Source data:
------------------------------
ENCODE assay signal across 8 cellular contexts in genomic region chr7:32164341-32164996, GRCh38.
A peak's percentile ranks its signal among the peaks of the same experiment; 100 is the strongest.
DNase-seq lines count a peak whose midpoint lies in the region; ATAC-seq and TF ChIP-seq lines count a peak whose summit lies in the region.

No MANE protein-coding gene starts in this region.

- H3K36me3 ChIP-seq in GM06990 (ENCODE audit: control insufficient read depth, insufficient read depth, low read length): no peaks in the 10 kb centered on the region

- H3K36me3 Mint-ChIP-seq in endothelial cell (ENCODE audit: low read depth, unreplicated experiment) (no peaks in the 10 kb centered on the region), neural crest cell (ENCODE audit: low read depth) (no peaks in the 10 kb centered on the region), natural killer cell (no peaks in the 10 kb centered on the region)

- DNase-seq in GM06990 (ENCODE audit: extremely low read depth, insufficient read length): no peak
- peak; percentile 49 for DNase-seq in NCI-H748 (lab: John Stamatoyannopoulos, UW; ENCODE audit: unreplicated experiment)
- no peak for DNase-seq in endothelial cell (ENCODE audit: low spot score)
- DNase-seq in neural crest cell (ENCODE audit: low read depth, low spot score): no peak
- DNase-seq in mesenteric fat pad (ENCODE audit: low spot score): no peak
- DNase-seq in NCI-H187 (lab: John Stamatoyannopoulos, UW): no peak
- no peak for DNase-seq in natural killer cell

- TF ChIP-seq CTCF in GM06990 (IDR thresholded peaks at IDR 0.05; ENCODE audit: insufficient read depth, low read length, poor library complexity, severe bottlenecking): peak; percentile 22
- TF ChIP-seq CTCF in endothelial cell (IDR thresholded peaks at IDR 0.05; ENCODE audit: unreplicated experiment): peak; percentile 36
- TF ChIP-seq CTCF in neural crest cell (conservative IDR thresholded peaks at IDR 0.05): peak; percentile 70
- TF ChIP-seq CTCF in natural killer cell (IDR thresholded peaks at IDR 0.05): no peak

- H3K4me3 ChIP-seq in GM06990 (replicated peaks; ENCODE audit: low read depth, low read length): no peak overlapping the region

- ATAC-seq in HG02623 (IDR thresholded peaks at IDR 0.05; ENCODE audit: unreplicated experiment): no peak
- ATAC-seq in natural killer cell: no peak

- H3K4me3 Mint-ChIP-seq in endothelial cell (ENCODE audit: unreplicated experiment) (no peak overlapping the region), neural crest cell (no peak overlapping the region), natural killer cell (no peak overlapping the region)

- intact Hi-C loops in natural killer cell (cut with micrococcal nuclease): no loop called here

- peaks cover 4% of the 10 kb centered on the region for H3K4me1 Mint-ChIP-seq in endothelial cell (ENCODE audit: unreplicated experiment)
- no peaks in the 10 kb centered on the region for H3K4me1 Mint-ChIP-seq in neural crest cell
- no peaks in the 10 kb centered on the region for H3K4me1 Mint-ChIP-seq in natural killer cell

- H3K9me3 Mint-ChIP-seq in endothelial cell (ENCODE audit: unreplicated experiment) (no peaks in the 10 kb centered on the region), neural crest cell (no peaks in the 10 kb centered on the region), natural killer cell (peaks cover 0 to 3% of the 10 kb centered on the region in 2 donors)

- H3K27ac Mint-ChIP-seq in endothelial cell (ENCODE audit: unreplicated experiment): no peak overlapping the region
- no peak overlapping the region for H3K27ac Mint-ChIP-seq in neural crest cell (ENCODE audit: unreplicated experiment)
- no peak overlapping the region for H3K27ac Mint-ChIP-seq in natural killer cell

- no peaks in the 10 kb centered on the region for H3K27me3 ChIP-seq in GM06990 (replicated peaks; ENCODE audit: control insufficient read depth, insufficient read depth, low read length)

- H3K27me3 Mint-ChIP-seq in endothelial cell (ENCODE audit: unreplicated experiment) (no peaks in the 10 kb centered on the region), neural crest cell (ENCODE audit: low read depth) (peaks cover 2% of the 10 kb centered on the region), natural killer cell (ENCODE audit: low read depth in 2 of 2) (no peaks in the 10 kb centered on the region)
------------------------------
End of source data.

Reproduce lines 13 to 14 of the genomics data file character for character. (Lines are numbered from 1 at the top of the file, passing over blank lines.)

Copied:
- no peak for DNase-seq in natural killer cell

- TF ChIP-seq CTCF in GM06990 (IDR thresholded peaks at IDR 0.05; ENCODE audit: insufficient read depth, low read length, poor library complexity, severe bottlenecking): peak; percentile 22